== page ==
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Detection of human platelets antigen polymorphism (HPA-1 and HPA-3) and human factor XIII mutation in Sudanese women with recurrent pregnancy loss

Abstract

Background

Recurrent pregnancy Loss (RPL) is common problem affecting many couples. A certain genetic variants link to increase the danger of this condition particularly HPA-1, HPA-3 and Human Factor XIII Val34Leu Mutation. The present study aims to find an association between RPL and the Factor XIII Val34Leu polymorphism, as well as HPA-1 and HPA-3 in Sudanese women with RPL.

Methods

This case-control study conducted between June 2022 and December 2022 included 216 women, with 103 cases having minimum three abortions in the past, and 113 healthy controls with at least two full-term births and no abortion history. DNA was isolated from whole blood and the status of three genetic polymorphisms (HPA-1, HPA-3, and factor XIII) was done using a polymerase chain reaction (PCR). Data was analysed using the SPSS version 24 software.

Results

The A/A genotype was found to be more prevalent in cases (79.6%) and controls (96.5%) regarding HPA-1. A significant difference was observed in overall allele frequency for B allele (97.0%) and expected frequency of A allele was (81.1%) using the Hardy-Weinberg distribution (p < 0.001). The genotype A/A was most common in these patients (90.3%) and controls (100%), while B/B genotype was only (9.7%) in patients regarding HPA-3. Furthermore, the frequency of Val/Val genotype was higher in cases (88.3%) as compared with controls (90.3%). The risk of RPL in patients was nearly the same in Val/Leu individuals and controls group but all these differences were not statistically significant (p > 0.05).

Conclusion

Our results indicate a link between Human Platelet Antigen-1 (HPA-1), Human Platelet Antigen-3 (HPA-3) and Factor XIII gene polymorphism with RPL.

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Introduction

Rrecurrent pregnancy loss (RPL) is a complex phenomenon characterized by two or more recurrent pregnancy miscarriages prior to the 20th week [1]. It has emerged as a reproductive health concern affecting 1–5% of pregnant women [2]. Recurrent miscarriage can have multiple etiologies, including endocrine, chromosomal, anatomical, genetic, and hereditary causes. Among the environmental causes, lead and ethylene oxide exposure are implicated to be potential causes of recurrent miscarriage [3]. Additionally, RPL may result due to immune system dysfunction and coagulation factor mutations [4]. Despite extensive investigations, approximately 40–50% of cases remain idiopathic [1]. Homeostasis is the physiological process that stops bleeding in damaged blood vessels. This process involves a series of interconnected steps that culminate in the formation of a “plug” that seals off the injured area. The first step in hemostasis is the constriction of the damaged blood vessel followed by the transient formation of a “platelet plug” which leads to activation of coagulation pathway, leading to the final clot or “fibrin plug” formation [5].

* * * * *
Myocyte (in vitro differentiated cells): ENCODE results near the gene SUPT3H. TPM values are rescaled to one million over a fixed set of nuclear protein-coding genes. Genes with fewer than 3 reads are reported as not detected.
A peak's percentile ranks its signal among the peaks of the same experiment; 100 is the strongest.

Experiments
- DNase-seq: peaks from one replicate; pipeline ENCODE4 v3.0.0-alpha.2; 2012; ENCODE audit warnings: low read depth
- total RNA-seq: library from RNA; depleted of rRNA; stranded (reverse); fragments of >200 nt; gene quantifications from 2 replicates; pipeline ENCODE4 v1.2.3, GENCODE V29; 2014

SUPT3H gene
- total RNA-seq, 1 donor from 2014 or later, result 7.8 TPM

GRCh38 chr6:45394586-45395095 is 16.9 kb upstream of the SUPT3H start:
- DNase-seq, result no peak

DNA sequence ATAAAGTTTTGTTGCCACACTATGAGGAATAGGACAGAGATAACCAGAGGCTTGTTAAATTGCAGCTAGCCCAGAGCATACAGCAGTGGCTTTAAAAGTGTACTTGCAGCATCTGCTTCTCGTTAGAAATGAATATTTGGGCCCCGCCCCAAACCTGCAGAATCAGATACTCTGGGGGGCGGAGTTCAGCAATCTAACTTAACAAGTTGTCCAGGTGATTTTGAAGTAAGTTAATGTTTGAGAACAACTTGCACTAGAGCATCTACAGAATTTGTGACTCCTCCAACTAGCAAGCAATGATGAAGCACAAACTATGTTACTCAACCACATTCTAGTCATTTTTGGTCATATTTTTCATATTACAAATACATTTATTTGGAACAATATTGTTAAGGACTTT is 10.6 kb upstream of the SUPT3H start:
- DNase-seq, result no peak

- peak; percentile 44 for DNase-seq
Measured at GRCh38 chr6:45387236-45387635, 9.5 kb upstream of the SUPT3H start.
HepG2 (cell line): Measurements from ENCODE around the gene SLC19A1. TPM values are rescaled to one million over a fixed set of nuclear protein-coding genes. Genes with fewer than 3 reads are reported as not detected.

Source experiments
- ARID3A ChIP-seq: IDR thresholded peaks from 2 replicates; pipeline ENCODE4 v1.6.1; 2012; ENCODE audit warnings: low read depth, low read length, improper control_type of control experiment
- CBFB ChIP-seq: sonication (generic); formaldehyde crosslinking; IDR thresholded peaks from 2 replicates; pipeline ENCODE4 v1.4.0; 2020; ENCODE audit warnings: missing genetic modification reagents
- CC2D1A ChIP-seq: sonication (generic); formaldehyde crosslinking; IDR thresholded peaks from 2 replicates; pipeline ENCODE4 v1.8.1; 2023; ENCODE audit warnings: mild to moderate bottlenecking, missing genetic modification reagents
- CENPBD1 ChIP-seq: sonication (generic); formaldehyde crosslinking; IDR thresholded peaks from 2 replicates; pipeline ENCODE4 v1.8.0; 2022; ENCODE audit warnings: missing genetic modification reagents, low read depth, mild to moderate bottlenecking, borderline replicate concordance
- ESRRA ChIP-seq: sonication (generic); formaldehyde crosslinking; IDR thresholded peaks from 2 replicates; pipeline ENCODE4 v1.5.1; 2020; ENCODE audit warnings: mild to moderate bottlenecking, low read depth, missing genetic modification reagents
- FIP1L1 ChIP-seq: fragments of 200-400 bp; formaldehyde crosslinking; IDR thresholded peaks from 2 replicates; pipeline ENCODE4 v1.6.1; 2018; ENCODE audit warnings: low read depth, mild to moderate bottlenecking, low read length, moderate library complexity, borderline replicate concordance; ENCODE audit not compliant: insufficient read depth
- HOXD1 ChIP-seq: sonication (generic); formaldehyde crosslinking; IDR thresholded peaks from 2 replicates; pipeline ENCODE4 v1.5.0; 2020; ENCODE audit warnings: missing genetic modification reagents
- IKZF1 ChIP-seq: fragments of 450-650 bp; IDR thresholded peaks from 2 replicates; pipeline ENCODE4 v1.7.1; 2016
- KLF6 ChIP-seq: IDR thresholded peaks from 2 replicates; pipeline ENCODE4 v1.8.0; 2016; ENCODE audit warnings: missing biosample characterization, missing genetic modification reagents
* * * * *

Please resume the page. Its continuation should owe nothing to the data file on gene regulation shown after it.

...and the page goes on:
Hemostasis involves systemic activation of various enzymes that help in the process of clot formation using fibrin polymers and platelets [5]. This clot acts as a plug that controls bleeding and promotes tissue regeneration. As the wound begins to heal, the clot undergoes a process of remodeling, eventually dissolving as normal tissue growth replaces the damaged area [6].

Factor XIII, also known as fibrin-stabilizing factor, plays a crucial role in stabilizing blood clots during the coagulation cascade. It is a plasma protein heterodimer composed of A and B subunits, which are expressed by bone marrow and mesenchymal lineage cells. Factor XIII is a transglutaminase enzyme, catalyzing cross-linkage peptide reactions that contribute to the stability and strength of the fibrin clot [7]. As a member of the transglutaminase enzyme family, Factor XIII is an essential component of the blood coagulation system, and its activation is necessary for its transglutaminase function [8].

Deficiency in the enzymatic properties of transglutaminase, which is responsible for cross-linking the fibrin mesh, is a rare condition that can lead to life-threatening issues with clot stability and hemostasis [9]. Polymorphisms in human platelet alloantigen’s are also caused by substitutions of single base-pair causing replacement of amino acids. The human platelet antigen (HPA) system consists of over 12 biallelic antigen polymorphisms, with HPA-1 and HPA-3 being potential causes of neonatal alloimmune thrombocytopenia, post-transfusion purpura, and platelet refractoriness [10, 11].